In this article, we will be importing information about the 8 different houses from the TV Show Game of Thrones. The data is hosted here, https://anapioficeandfire.com/. The website provides an API to access books, characters, and houses from the novel series: A Song Of Ice And Fire.

If you click this link, the below will appear in your browser window.

Screenshot showing data available when clicking the link to the power bi rest api at  anapioficeandfire.com

To get data via Power BI Rest API calls, you have to specify “Web” as the data source in the “Get Data” menu, as shown below. Click the “Connect” button.

Image of the correct settings to download data from the website of the power bi rest api

In the dialogue box that appears, specify https://anapioficeandfire.com/api/ in the first part and “houses/” in the second part. The final URL will be https://anapioficeandfire.com/api/houses/. Click the OK button.

Image showing the final setting required to down load the dataset using the power bi rest api

The dataset will be loaded in Power BI Query editor in the form of a JSON file having 10 records.

Each record contains information about one of the houses in the novel series, as shown below:

The data as it appears when first uploaded.

The rest of the process is similar to what you did in order to expand data imported via JSON files above.

Click on the “To Table” option from the menu bar. The dataset will be converted to a table.

Again, extend the column by clicking the “<->” symbol at the top of the column name as shown below:

Clicking the <-> symbol to extend the column of data

You will see all the column names, as shown below. Click the OK button.

The screen when all column names are visible.

The column names will be extended. If you look at the “titles” and “seats” columns, you will see that the columns are lists. Expand the columns in the same way that you expanded the original list column by clicking the “<->” button at the top right of the column name as shown below:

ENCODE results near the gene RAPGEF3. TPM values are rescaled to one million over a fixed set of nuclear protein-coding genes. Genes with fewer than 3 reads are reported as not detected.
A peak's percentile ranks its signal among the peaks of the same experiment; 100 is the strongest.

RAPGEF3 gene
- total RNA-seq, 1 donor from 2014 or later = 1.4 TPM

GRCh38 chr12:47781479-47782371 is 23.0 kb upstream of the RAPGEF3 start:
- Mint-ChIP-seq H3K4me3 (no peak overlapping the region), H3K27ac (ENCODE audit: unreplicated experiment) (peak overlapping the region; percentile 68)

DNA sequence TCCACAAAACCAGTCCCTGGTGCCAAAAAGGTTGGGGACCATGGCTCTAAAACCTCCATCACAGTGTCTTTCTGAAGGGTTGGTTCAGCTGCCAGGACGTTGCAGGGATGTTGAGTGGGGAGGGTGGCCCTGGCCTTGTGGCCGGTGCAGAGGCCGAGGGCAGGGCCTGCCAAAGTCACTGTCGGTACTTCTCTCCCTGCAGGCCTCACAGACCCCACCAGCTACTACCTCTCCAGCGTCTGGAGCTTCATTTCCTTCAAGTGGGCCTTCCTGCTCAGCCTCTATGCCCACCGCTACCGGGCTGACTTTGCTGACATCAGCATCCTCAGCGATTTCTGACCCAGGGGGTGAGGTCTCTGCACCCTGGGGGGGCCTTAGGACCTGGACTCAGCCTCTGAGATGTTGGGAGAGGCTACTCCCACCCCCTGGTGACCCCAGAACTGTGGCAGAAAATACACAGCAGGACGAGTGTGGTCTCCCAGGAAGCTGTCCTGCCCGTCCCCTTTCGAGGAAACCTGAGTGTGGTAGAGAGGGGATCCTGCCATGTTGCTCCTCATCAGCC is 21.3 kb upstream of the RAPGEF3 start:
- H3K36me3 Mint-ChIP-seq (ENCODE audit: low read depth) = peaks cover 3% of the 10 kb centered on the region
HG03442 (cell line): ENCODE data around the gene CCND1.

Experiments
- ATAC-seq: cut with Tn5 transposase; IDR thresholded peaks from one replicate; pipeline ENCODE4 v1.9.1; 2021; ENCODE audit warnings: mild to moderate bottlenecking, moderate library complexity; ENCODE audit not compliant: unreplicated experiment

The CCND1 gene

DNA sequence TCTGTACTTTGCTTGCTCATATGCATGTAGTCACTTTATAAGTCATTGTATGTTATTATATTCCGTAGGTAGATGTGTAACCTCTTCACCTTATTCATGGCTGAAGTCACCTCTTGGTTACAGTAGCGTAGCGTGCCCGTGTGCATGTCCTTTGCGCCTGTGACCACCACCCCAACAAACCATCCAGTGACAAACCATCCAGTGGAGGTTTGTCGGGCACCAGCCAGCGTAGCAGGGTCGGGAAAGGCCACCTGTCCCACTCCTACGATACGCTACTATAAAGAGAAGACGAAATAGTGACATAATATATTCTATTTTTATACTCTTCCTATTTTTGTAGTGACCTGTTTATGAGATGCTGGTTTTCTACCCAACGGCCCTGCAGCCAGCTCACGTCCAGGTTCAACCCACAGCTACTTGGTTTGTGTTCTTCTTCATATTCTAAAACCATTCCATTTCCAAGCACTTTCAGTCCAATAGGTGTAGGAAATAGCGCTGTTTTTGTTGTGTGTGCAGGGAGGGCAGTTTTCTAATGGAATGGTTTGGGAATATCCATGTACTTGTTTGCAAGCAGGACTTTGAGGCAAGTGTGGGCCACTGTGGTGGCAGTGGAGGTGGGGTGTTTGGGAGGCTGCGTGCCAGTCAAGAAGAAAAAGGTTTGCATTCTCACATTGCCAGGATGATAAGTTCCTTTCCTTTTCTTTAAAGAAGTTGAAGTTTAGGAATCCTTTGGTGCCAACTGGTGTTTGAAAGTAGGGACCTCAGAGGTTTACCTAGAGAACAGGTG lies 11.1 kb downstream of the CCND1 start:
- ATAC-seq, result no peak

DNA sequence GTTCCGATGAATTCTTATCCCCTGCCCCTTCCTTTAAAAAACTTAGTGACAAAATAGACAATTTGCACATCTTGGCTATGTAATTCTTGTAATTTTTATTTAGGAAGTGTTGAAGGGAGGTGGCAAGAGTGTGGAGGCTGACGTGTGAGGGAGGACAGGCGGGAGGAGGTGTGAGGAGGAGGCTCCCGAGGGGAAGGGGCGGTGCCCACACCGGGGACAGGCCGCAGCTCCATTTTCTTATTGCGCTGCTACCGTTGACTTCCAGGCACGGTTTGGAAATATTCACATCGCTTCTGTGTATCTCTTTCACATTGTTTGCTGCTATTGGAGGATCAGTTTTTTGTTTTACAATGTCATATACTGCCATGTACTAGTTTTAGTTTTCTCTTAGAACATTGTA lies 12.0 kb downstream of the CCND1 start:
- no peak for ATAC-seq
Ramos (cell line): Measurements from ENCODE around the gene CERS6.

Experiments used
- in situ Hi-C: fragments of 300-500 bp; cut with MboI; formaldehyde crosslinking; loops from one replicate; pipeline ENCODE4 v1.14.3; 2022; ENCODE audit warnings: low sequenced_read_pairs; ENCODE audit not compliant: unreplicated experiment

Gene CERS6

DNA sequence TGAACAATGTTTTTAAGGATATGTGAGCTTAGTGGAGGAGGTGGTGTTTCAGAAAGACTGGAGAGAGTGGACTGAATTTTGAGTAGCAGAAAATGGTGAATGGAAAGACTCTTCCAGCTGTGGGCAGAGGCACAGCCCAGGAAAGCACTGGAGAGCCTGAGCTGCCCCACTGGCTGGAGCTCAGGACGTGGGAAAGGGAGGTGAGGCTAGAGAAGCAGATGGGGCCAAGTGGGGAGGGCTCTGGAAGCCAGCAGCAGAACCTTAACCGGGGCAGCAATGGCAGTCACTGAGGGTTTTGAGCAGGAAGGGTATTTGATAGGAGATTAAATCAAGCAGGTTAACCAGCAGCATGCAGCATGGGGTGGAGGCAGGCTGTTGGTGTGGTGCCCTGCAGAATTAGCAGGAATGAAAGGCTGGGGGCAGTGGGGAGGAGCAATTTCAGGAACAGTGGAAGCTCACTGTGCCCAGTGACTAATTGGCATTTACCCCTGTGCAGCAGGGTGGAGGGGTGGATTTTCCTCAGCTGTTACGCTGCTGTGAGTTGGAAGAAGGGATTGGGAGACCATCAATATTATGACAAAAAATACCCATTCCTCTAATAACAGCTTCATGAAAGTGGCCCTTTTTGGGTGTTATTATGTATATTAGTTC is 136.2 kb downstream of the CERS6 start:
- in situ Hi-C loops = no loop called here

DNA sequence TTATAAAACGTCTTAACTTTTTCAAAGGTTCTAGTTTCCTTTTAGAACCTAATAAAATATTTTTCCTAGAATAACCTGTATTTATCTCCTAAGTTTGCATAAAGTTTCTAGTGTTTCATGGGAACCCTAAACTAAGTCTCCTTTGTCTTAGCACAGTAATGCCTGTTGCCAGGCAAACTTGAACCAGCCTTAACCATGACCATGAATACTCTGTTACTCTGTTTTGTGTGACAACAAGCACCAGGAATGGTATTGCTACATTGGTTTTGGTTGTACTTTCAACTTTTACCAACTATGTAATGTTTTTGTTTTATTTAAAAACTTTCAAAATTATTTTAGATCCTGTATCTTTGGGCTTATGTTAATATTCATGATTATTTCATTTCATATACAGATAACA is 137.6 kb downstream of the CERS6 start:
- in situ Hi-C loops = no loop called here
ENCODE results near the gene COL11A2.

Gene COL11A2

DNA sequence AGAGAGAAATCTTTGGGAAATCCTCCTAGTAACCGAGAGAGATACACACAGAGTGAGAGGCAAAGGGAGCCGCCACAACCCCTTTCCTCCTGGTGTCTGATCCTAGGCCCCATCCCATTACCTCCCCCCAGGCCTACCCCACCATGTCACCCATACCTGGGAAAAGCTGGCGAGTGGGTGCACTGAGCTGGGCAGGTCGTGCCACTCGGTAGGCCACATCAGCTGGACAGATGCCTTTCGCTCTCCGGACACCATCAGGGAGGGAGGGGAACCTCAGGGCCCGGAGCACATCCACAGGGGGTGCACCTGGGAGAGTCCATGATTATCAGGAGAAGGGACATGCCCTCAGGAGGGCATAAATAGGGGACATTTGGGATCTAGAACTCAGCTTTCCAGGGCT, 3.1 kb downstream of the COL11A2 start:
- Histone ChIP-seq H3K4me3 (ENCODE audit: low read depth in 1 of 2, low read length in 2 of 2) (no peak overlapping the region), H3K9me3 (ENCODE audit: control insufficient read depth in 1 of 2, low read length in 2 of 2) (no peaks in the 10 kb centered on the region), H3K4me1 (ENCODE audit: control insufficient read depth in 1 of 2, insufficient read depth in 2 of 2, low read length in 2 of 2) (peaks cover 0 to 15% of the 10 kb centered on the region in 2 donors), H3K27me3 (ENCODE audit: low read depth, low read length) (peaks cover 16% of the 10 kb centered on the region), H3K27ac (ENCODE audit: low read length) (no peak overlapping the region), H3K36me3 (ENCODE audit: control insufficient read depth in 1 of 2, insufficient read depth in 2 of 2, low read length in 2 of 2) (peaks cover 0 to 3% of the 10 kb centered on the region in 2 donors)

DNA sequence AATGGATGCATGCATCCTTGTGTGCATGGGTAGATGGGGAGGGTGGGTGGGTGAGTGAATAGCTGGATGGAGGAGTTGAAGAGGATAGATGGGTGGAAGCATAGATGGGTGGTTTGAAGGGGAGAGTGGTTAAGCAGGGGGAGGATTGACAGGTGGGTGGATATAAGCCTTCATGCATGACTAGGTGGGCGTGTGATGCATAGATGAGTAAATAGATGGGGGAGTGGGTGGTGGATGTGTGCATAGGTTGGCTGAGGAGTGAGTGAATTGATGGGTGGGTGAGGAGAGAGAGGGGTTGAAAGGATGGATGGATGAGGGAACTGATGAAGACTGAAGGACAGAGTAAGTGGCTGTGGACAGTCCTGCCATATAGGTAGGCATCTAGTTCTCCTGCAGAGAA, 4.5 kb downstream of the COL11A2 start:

Expanding the columns again using <->

Once you expand both the “title” and the “seats” column, the dataset should look like this:

The dataset once the 'title' and 'seats' columns have been expanded.

You can see that duplicate records have been added when you expand the “title” and “seats” column. This is because one house can have multiple titles and seats. Therefore, for each title and seat, a new row is added, resulting in duplicate rows for house names.

Click on the “Close & Apply” button from the top menu to open this dataset in the Query window.

The final step is to create a simple visualization using this data. We will create a simple pie chart that will show the distribution of ancestral weapons by region.

To do this, start by clicking on the “pie” chart option from visualizations, as shown below. In the “Legend” field, add “region” and in the values field add “Count of ancestral Weapons”, as shown in the following screenshot.

Setting up the simple pie chart.

The following Pie chart will be created as a result. The pie chart shows that almost 50% of the ancestral weapons belong to the region “The Vale”. Similarly, 11.1% of weapons belong to each of the “The Reach” and “The North” region.

Image of the final pie chart.

In the same way, you can try and add other visualizations to further explore the data.

Conclusion

Power BI can import data from a variety of data sources such as CSV, TSV, JSON files, online flat files, databases, and via power BI REST API calls. In this article, we looked at how to import data via the JSON files and how to use Power BI Rest API calls to import data from websites that provide support for REST APIs. With JSON files, data is imported in the form of records, which you have to first convert to a table. Then you have to expand the table containing JSON records to create one column for each property in a record. With power BI REST APIs, you can import data from a remote location in the form of a JSON file and then explore the data just as you would a local JSON file.

Ben Richardson